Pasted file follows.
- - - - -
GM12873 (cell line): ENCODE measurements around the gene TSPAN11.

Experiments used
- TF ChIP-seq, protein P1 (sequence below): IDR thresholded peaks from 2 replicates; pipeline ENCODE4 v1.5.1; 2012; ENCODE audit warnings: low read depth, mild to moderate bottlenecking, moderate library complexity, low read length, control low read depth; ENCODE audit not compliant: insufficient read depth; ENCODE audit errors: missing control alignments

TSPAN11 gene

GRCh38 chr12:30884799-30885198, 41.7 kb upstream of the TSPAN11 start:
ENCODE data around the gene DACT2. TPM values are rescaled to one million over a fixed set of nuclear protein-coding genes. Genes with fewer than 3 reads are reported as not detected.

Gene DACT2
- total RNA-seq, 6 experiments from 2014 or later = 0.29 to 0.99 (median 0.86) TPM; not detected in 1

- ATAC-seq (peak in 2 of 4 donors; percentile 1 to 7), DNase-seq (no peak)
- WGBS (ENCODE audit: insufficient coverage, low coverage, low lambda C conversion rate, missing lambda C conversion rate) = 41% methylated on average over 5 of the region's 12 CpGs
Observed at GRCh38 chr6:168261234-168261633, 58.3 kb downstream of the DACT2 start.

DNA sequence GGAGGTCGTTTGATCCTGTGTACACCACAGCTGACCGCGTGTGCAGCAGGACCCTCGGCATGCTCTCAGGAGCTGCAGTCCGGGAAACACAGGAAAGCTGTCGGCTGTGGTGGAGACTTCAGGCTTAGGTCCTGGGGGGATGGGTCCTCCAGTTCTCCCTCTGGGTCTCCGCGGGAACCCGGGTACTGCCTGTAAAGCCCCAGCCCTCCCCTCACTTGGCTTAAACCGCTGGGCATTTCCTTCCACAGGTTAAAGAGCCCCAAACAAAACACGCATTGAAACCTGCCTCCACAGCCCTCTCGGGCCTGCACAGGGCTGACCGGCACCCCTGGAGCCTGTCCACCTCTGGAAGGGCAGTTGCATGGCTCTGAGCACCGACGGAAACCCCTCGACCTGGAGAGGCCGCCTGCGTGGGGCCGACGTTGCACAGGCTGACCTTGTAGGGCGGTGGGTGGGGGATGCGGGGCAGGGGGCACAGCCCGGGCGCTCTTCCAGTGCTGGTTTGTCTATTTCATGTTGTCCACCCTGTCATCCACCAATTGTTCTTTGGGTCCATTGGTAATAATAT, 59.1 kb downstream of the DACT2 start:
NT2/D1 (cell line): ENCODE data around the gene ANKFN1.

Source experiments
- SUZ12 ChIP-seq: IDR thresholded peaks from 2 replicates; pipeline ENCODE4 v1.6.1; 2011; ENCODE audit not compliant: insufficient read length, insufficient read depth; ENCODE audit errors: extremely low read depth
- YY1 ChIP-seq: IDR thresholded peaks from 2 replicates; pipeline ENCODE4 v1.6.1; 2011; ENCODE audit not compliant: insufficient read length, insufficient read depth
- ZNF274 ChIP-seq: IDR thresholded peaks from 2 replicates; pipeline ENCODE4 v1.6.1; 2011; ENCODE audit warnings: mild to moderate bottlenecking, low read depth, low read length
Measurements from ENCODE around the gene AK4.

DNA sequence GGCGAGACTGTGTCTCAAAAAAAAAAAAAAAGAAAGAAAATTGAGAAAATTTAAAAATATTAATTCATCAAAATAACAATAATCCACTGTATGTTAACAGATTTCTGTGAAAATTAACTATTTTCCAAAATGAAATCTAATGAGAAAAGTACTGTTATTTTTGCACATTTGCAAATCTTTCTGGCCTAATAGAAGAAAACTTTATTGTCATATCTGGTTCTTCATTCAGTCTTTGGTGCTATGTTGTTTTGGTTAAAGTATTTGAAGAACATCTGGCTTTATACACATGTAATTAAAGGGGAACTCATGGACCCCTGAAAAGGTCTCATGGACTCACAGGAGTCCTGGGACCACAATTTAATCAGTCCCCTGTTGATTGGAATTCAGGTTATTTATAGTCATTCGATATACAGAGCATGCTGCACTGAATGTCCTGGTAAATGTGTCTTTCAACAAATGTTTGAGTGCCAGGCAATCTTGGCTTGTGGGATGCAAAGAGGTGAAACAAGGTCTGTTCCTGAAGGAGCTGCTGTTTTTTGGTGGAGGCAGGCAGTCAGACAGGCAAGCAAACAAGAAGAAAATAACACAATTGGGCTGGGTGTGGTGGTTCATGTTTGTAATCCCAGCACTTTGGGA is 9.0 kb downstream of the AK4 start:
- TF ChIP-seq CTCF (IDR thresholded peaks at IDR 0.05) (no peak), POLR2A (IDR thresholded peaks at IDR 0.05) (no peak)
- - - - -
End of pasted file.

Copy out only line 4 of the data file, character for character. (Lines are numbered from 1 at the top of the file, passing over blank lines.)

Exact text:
TSPAN11 gene